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2:22 A Ghost Story


Gielgud Theatre

Shaftesbury Avenue, Soho, London W1D 6AR 0344 482 5151

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  • Synopsis
  • Theatremonkey show opinion
  • Reader reviews
  • Performance schedule
  • Ticket prices

WHERE TO BUY TICKETS / "BUY OR AVOID" SEAT GUIDE

Ends 4th August 2024
CONTAINS STRONG LANGUAGE. NOT SUITABLE FOR THOSE AGED UNDER 14 OR THE EASILY OFFENDED.

A dinner party in a new home. Jenny thinks it is haunted. Sam does not. Guests Lauren and Ben agree to stay up with them until 2.22am...

The hit Danny Robins play of summer 2021 gets a sixth run. Directed by Matthew Dunster.

Cast includes Stacey Dooley and James Buckley. Cast details are given for information only. Theatremonkey.com cannot be responsible for the non-appearance of any performer.

(seen at the Noel Coward Theatre, afternoon performance on 14th August 2021). All actors have now left the cast.

The monkey is not bothering to waste time calculating when it last saw a brand-new play indoors in a West End Theatre. It is guessing around October 2019. It must, therefore, be careful to separate the “child in a Haribo Factory” feeling from cold, hard, theatrical opinionating.

Luckily, it doesn’t have to.

This is pretty much all you can hope for in a return. Decent play, strong cast, high production standards all round. With 90% of the audience eschewing facemasks, things feel on the slope towards proper normal.

Lily Allen fans (monkey hand up), Ms Allen can act. As in, not just walk and talk at the same time while avoiding crashing into the scenery - but build a character from scratch and make her entirely convincing. The lady can even time a comic line and produce a fan of emotions. Certainly she could draw on her personal life to create strong yet bullied new mother Jenny, but there’s more to her performance than that. No “star casting” vehicle here, this is the real deal.

Julia Chan as friend Lauren is cracked pewter. An NHS mental health professional with a complex emotional life, she provides the erratic contrast needed to power the whole play. Rare in a plot-driven piece, we get new and diverting layers revealed as the impregnable metallic personality splits under her own deftly adjusted pressure.

Partner Ben, the builder who never moved out is wonderful contrast and Jake Wood either was / knows people in the trade to create the person he does. Direct, rooted solidly in the community which Jenny is intent on gentrifying, his tolerances and final explosive summary of cultural collision are delivered in a manner any actor should study for elucidation.

Finally, Hadley Fraser as Jenny’s partner Sam. The university boy who never really fulfilled his potential despite knowing it all. More defensive positions than Rumpole, he is an emotional Fort Knox and with the firepower to keep even his wife at arms-length. The picnic cloth of ideas flap around him, but are anchored by his rock solid weight at the centre. A lesser actor could slip into a cynicism which poisons the whole atmosphere. Fraser instead allows his line to add to the debate.

Writer Danny Robins concocts a haunting tale with humour, drama, caustic commentary on modern life and love and an ending you’ll only say, “oh yes of course” to well after it has happened. Anyone claiming to have figured it out early is lying to themselves. In any case please do not give it away (as the projection at the end reminds us).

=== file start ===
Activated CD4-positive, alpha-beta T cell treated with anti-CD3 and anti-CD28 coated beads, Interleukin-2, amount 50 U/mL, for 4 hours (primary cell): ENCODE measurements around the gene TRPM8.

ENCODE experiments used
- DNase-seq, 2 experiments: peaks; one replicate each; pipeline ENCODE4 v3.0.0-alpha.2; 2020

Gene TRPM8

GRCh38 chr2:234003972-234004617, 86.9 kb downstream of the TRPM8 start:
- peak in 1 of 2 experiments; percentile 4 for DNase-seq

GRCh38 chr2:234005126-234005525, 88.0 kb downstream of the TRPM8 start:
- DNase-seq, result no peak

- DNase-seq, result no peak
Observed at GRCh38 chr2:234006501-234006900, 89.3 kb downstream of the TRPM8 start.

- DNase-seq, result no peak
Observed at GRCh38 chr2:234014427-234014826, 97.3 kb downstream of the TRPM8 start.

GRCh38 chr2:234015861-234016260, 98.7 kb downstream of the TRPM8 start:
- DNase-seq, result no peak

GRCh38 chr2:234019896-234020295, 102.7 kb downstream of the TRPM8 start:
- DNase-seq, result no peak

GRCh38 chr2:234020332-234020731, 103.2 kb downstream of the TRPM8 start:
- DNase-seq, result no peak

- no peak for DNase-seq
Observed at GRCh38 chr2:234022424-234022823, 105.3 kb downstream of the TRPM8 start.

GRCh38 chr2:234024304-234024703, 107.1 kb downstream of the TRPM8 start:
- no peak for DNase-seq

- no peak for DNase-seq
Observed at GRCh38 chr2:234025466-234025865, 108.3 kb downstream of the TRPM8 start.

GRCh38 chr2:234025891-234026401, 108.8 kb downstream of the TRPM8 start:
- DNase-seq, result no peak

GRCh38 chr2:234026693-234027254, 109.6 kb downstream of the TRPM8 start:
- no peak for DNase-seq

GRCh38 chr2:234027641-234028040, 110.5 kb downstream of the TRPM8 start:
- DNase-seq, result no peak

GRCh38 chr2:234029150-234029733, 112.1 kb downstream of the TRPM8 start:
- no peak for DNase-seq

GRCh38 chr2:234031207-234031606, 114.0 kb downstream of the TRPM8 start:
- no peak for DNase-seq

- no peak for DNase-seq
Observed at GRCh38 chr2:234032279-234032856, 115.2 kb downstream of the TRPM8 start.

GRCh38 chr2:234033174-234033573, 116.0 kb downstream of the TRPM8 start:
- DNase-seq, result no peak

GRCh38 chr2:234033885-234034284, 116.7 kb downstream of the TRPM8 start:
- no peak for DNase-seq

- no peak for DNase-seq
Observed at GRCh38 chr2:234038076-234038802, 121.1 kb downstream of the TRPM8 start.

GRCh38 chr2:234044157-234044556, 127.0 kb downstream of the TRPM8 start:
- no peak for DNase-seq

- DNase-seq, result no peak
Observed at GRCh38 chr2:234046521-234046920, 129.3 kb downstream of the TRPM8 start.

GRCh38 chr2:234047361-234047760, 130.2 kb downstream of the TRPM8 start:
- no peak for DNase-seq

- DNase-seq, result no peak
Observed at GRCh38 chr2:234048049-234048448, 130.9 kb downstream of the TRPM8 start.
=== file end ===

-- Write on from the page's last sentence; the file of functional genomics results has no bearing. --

Good work from reliable Anna Fleischle creates a wonderful half-completed family home for Matthew Dunster to direct his spooky dinner party. Lucy Carter and Ian Dickinson require praise for lighting and sound both amplifying the emotional effect without audiences being truly aware. A nod too for Chris Fischer’s illusions.

The play itself may not quite pile on the tension like “The Woman In Black” – too many laughs and occasional digressions. On the other hand it has plenty more interesting things to say, and when it does snap right back into thriller mode the fuel to launch the final attack is where it needs to be.

Now we have a working quartet of actors, the monkey can only conclude by raising the possibility the four of them have an annual reunion to present a different play. It would suggest Michael Frayn’s “Benefactors” as a good start. Unless Sam can give as a reason otherwise.

Legacy reader reviews

5 bananas.

I quite liked this one although I thought that the "Victorian séance" was ridiculous.
 

The monkey advises checking performance times on your tickets and that performances are happening as scheduled, before travelling.

Tuesday to Friday at 7.30pm
Saturday at 2.30pm and 7.30pm
Sunday at 2pm and 6pm
NO MONDAY PERFORMANCES.

Runs 2 hours approximately, including one interval.

WHERE TO BUY TICKETS / "BUY OR AVOID" SEAT GUIDE

Theatres use "dynamic pricing." Seat prices change according to demand for a particular performance. Prices below were compiled as booking originally opened. Current prices are advised at time of enquiry.

SOME DETAILS WILL CHANGE. THE MONKEY WILL UPDATE AS AVAILABLE.

Gielgud Theatre seating plan prices
Tuesday to Thursday Evenings and Sunday 6pm

 

Gielgud Theatre seating plan prices
Friday, Saturday and Sunday 2pm performances

 

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